Take Charge of Your Health Today. Be Informed. Be Involved…Gun Violence


We continue to mourn the loss of the many individuals we have lost to gun violence. Everyone has been impacted in some way, knowing neighbors, friends, and family who have lost loved ones to such horrific and senseless violence. And we know how much our Black communities are disproportionately impacted.

In this month’s health page, we focus on what we can do to create safer and more connected communities together. Dr. Brent emphasizes talking more about gun safety and about mental health support for our young people. What thoughts do you have for increasing talk within our Black neighborhoods about gun safety and mental health?

Carlos: We absolutely need to discuss the reality that having more guns does not make us or our neighborhoods safer. Whether in schools, after-school programs, churches, libraries, and living rooms, we all have a responsibility to talk about the devastating impact of guns on our communities — especially on our young people – and work towards reducing the presence of guns. Simultaneously, we must continue to address the stigma and silence around mental health. It is key that we ensure that our young people and their families have access to, and actually receive, culturally responsive mental health care.

Dr. Salahuddin also underscores the need to increase mental health resources, especially for our neighbors who have lost loved ones to gun violence. What are ways that the Urban League can help families get connected?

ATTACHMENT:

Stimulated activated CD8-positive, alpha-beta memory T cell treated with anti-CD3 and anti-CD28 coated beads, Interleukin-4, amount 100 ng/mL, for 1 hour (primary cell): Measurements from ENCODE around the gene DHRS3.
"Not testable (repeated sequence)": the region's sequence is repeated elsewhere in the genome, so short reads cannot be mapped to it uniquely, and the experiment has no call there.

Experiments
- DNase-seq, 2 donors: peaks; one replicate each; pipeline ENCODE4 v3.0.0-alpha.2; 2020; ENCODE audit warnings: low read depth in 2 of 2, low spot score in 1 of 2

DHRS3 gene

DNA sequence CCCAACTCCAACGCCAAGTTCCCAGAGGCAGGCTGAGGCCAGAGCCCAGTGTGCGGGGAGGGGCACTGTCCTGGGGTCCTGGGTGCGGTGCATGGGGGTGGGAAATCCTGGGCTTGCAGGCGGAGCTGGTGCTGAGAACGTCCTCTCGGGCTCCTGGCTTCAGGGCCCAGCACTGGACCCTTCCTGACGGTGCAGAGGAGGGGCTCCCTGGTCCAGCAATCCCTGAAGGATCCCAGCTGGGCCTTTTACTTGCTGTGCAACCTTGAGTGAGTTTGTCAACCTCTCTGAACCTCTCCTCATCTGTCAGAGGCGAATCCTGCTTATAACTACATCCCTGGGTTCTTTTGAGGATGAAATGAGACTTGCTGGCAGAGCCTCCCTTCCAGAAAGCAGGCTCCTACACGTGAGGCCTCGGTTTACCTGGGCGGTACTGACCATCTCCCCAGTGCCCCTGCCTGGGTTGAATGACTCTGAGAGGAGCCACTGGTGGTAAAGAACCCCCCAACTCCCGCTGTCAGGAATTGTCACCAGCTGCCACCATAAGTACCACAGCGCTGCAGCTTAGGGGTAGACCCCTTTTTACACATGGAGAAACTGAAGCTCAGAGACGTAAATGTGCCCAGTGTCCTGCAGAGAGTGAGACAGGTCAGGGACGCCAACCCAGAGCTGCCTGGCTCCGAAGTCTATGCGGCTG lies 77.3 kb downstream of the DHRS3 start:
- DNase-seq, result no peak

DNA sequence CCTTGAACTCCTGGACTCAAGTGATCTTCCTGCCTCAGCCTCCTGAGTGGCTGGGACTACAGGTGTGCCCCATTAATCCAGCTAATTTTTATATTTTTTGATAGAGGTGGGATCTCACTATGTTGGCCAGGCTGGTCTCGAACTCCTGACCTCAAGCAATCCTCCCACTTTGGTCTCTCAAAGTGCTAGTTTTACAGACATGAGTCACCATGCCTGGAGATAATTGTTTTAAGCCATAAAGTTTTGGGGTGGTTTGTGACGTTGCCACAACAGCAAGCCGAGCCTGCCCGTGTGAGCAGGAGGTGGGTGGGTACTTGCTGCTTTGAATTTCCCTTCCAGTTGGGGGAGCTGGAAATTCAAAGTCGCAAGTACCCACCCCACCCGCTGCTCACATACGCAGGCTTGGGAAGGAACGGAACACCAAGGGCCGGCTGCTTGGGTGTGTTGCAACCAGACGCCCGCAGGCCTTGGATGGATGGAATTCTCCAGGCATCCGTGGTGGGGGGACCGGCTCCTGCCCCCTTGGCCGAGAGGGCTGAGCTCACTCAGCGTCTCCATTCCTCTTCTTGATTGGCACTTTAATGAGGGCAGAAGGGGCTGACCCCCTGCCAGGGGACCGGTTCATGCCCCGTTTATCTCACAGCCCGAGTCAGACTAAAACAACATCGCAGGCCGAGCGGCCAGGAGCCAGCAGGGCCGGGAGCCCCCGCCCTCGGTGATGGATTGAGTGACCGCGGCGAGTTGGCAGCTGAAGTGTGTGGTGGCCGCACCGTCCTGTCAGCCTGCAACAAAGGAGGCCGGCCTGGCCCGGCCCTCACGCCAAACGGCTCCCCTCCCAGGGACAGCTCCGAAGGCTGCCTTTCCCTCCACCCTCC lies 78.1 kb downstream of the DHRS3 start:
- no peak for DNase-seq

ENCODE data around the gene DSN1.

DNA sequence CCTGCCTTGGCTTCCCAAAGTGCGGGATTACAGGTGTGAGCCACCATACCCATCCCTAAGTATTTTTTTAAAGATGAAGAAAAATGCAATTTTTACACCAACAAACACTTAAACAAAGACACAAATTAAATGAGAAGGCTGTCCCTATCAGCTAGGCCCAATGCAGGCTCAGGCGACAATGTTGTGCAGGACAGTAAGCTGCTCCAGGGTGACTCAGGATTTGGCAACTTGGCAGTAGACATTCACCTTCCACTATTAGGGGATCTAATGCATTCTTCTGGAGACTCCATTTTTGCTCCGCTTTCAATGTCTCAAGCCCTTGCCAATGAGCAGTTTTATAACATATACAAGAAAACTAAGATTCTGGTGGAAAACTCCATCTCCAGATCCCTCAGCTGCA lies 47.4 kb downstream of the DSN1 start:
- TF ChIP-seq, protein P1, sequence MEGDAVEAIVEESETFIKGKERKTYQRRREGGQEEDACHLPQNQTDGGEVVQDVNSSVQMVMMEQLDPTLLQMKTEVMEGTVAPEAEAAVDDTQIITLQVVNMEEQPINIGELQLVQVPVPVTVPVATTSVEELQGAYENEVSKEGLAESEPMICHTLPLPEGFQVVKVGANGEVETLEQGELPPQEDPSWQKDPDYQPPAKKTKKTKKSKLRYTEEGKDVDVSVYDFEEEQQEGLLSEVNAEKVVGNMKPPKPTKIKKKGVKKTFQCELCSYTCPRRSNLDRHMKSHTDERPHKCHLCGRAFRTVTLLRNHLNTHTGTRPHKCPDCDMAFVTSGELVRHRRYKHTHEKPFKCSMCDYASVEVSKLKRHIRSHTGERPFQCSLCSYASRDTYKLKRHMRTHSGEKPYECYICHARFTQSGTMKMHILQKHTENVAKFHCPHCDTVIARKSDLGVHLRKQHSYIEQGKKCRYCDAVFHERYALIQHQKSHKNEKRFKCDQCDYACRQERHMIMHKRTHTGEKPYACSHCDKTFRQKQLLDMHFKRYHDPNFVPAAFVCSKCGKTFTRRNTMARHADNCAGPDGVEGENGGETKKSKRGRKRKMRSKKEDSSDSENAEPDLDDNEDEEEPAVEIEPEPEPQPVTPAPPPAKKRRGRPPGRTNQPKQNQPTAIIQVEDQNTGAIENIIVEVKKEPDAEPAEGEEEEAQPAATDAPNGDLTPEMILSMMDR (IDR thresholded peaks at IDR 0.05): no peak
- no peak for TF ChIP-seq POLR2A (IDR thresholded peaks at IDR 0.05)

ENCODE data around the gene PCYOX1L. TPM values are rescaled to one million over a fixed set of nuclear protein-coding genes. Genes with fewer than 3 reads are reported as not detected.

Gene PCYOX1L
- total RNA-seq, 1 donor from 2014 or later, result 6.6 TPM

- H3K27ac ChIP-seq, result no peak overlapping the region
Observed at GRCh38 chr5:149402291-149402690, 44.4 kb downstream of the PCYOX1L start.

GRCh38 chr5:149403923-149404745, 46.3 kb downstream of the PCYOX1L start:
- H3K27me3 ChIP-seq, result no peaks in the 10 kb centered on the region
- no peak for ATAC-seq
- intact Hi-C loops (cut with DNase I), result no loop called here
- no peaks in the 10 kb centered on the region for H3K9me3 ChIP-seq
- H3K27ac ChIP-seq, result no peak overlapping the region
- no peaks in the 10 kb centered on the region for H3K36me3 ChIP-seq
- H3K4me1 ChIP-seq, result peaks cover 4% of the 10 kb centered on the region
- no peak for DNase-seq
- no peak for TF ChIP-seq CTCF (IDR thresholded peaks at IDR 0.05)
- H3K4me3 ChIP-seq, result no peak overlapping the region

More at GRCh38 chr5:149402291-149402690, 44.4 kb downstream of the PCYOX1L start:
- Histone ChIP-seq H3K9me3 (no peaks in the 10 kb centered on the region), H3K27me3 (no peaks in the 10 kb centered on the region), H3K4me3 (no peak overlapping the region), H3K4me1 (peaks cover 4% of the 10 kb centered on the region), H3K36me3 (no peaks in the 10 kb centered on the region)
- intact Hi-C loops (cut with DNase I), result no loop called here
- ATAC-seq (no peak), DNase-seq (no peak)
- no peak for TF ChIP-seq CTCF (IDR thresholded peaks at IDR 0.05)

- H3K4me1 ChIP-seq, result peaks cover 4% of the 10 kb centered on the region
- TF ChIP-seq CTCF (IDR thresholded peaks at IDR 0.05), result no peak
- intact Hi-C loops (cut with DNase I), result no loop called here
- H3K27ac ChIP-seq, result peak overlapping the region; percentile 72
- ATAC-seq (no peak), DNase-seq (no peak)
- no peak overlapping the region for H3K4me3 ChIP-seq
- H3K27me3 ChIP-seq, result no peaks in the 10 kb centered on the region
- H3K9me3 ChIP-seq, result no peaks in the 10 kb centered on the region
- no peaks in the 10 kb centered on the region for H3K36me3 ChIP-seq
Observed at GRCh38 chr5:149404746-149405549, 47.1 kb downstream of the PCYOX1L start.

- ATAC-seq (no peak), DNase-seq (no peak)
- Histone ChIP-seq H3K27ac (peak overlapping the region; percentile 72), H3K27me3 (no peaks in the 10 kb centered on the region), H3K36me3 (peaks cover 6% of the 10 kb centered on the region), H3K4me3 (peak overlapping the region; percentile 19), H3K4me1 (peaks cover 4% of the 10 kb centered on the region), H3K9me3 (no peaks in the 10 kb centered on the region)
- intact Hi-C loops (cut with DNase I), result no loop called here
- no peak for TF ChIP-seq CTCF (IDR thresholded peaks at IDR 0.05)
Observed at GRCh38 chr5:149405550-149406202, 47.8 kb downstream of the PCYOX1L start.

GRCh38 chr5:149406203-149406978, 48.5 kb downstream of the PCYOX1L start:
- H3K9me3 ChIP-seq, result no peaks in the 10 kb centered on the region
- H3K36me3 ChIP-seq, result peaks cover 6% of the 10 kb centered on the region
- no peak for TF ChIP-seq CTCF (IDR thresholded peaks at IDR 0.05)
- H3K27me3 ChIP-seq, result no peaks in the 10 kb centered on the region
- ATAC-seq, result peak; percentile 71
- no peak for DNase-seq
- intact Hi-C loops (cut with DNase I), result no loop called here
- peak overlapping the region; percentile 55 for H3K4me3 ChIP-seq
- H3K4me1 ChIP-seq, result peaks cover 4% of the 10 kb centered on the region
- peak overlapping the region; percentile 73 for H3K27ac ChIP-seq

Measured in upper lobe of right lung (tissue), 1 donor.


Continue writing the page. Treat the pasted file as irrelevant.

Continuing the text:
Carlos: The Urban League has been dedicated to nurturing the resilience of individuals, families, and communities. We recognize that the history of chronic disinvestment and disenfranchisement of our neighborhoods have created profound inequities. A critical part of increasing the positive supports that our neighbors deserve requires us to leverage our ability at the Urban League to connect community members to mental health resources, economic opportunities, stable housing, and nutritious food, among many other areas. As Dr. Salahuddin notes, we have to stop normalizing gun violence and recognize its consequences on our health and well-being. The Urban League is at the forefront of supporting community resiliency, and we are committed to doing this work collectively with our partners engaged in order to foster a more just and equitable region.

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